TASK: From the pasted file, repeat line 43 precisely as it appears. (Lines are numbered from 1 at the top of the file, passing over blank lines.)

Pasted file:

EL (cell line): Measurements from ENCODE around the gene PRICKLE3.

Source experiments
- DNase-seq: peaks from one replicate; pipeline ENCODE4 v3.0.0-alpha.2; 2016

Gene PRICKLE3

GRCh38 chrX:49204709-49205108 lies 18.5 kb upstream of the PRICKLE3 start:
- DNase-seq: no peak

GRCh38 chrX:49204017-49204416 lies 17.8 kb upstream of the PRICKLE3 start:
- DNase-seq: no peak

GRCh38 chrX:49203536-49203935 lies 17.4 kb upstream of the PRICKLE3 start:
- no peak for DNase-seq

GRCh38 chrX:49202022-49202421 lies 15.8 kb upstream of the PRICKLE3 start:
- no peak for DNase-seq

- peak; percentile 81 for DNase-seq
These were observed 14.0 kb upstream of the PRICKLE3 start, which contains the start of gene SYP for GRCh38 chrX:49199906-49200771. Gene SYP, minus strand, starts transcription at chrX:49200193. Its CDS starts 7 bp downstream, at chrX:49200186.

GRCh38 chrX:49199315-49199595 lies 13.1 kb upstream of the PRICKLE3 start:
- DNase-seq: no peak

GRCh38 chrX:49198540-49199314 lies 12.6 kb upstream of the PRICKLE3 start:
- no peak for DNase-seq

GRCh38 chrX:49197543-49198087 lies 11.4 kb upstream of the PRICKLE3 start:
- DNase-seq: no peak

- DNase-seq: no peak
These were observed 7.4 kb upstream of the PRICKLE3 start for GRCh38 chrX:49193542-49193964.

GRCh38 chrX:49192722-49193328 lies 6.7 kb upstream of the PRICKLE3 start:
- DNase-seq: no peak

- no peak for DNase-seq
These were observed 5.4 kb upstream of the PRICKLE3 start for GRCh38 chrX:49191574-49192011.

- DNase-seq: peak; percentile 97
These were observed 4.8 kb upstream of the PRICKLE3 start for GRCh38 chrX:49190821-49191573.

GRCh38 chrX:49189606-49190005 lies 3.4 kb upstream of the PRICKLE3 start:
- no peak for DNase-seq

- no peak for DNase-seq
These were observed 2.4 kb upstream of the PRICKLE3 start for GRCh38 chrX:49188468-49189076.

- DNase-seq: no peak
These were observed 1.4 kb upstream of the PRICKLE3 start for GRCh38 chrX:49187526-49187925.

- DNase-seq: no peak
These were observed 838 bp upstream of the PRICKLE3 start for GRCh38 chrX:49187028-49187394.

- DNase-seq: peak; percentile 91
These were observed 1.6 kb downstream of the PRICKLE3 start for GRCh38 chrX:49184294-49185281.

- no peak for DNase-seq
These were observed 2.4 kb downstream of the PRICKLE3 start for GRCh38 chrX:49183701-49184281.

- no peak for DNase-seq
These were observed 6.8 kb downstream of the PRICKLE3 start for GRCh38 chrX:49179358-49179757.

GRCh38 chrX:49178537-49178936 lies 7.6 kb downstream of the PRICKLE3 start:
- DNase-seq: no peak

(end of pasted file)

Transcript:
GRCh38 chrX:49178537-49178936 lies 7.6 kb downstream of the PRICKLE3 start: